Javy Baez and Francisco Lindor took turns apologizing before Tuesday’s split doubleheader against the Marlins at Citi Field. In total, it was about 12 minutes worth of contrition.
They could have spent three hours. None of those words really mattered all that much after Baez revealed Sunday the Mets had essentially been booing their own fans for nearly a month with a celebratory thumbs-down gesture.
You don’t un-ring that bell with a few "sorry to everyone I offended" statements when being marched out in front of the media by the PR staff. Not after people already couldn’t wait for Baez’s free-agent departure and were trying to cope with Lindor’s 10-year contract, $341-million contract (which doesn’t even kick in until 2022).
There was only way out of this latest Mets’ fiasco, a tried-and-true remedy that is 100% effective in almost every scenario, proven over time by a franchise that’s endured just about every self-inflicted indignity you can imagine.
Win a game. Or in this case two, as the Mets swept Tuesday’s doubleheader from the Marlins by the scores of 6-5 and 3-1. And if the first victory can be secured in dramatic, heart-stirring fashion -- capped by a redemption story - even better, as the Mets did with a five-run rally in the ninth to beat the Marlins in Game 1.
The Mets’ couldn’t have written a more perfect script for Tuesday’s opener. Ninth inning, two outs, two on and Baez at the plate as the winning run. He had barely stepped into the batter’s box and fans already had started the "Ja-vy Ba-ez!" chants, imploring him to deliver his own salvation.
That’s how quickly Citi Field was ready to forgive. But not because of any apology. Many of the fans in the building -- much fewer than the official 8,199 -- probably had no idea what Baez said earlier anyway. When he first entered as a pinch hitter in the eighth inning, Baez was hammered with boos, the face of Thumb-Gate (his buddy Lindor got off with a mixture of jeers and applause).
But with the game in the balance, the pariah was viewed as a potential hero instead. See, that’s how this works. Despite a turbulent 36 hours of fan condemnation -- the disavowing of anything Mets and refusing to spend another penny on their favorite team -- what they crave is something to cheer, a reason to feel good again, if only for a few moments. Make those $16 beers go down a little easier.
Incredibly, Baez turned out to be the one who provided that, only a matter of hours after his confessional by the dugout rail. In the ninth, Baez’s infield single pulled the Mets within, 5-4, before he soon scored the winning run, sprinting around from first base. Baez noticed Marlins leftfielder Jorge Alfaro boot Michael Conforto’s single and bolted for the plate, sliding headfirst to beat the tag.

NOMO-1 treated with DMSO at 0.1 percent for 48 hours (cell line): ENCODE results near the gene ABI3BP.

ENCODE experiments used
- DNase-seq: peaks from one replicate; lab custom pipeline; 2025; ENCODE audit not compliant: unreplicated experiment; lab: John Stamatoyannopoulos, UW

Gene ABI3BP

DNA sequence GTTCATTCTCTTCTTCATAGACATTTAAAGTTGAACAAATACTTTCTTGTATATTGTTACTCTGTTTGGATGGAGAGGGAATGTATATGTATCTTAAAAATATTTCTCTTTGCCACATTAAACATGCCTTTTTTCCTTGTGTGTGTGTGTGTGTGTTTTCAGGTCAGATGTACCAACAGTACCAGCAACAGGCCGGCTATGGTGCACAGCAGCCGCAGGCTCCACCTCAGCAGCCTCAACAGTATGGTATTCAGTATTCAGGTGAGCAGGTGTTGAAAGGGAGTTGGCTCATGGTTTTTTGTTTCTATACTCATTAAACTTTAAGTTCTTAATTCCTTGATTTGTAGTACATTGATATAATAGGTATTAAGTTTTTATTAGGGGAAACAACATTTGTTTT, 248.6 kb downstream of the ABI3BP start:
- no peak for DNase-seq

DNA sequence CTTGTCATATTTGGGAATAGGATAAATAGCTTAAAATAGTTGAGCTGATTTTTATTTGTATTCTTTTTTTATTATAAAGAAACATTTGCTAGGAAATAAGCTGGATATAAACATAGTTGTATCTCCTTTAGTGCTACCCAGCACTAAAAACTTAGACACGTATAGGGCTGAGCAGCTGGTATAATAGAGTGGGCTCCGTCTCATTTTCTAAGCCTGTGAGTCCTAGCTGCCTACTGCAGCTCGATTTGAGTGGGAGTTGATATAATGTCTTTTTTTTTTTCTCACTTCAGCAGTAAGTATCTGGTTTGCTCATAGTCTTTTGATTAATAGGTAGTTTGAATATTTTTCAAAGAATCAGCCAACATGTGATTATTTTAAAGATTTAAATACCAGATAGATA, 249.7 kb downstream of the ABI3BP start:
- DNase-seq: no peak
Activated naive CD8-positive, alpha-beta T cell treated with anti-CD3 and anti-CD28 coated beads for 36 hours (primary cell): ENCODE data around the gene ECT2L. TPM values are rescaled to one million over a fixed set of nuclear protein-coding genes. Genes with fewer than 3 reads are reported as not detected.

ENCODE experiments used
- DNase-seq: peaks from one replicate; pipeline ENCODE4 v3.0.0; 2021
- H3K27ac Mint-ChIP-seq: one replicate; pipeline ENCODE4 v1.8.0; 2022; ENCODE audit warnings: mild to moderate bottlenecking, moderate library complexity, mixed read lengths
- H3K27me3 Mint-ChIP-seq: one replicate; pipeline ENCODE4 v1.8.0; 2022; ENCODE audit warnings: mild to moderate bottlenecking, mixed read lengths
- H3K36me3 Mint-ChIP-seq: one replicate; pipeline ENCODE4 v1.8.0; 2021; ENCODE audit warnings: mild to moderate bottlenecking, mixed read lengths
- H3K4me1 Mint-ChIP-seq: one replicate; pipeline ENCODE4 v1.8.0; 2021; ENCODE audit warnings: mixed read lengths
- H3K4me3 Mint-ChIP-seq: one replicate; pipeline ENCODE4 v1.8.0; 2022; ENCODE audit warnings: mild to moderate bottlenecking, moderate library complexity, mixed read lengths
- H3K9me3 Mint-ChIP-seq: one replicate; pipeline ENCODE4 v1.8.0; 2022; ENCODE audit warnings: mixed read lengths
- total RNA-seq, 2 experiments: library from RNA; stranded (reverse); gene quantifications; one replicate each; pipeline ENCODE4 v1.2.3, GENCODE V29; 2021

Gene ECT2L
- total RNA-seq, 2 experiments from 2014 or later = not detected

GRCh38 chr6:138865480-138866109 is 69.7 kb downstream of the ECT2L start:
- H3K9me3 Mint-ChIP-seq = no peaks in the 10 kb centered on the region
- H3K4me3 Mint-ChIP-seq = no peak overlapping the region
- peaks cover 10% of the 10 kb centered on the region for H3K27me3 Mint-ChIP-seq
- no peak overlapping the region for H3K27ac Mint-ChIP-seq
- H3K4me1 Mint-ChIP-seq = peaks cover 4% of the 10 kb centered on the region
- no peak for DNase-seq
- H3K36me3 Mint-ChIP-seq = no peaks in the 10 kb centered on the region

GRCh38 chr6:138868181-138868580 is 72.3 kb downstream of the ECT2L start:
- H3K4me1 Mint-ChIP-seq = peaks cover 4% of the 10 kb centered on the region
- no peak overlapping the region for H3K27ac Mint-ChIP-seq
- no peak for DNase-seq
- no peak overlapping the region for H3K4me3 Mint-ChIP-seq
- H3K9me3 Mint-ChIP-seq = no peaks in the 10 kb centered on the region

A party ensued. Citi Field was ecstatic. And not a thumbs down in sight (the Mets agreed to ditch the gesture after being publicly chastised by president Sandy Alderson).
"Winning is all we want," Conforto said. "Winning is all the fans want. We’re all pulling in the same direction here. I think winning cures everything."
Baez wasn’t made available again after Tuesday’s pregame apology, but how’s this for an indication of how the thumbs had flipped. Alderson, who blasted his players for the "unacceptable" behavior late Sunday night in a press release, was down on all fours after Game 1, scouring the grass in front of home plate, leading a grounds-crew search party for Baez’s lost earring, which came loose in the walkoff ruckus.
Don’t get the wrong idea. The Mets, despite a four-game winning streak, remain a smidge better than mathematically alive for a playoff bid, and still very much in need of a serious winter makeover. Owner Steve Cohen, who tweeted praise for Baez and Lindor before Game 1, has to transition from billionaire Mets fanboy to being the same demanding, no-excuses boss he is at his hedge-fund day job with Point72.
Perhaps Lindor did learn his lesson, as Cohen suggested. Baez? Whatever. He’s a rental. The takeaway here is the Mets are best served focusing on playing winning baseball. And that has nothing to do with the fans, the media or whoever is trolling them on Twitter. It’s not complicated. We can debate forever on whether home fans should boo or not. The cheers involve a simple formula.
"I hope this doesn’t stick around because it wasn’t meant to offend anybody," Lindor said. "I apologize for doing that. I hope this doesn’t stick for the years I have left here."
Play better. Win. And honestly, the fans won’t care what fingers are up, down or sideways.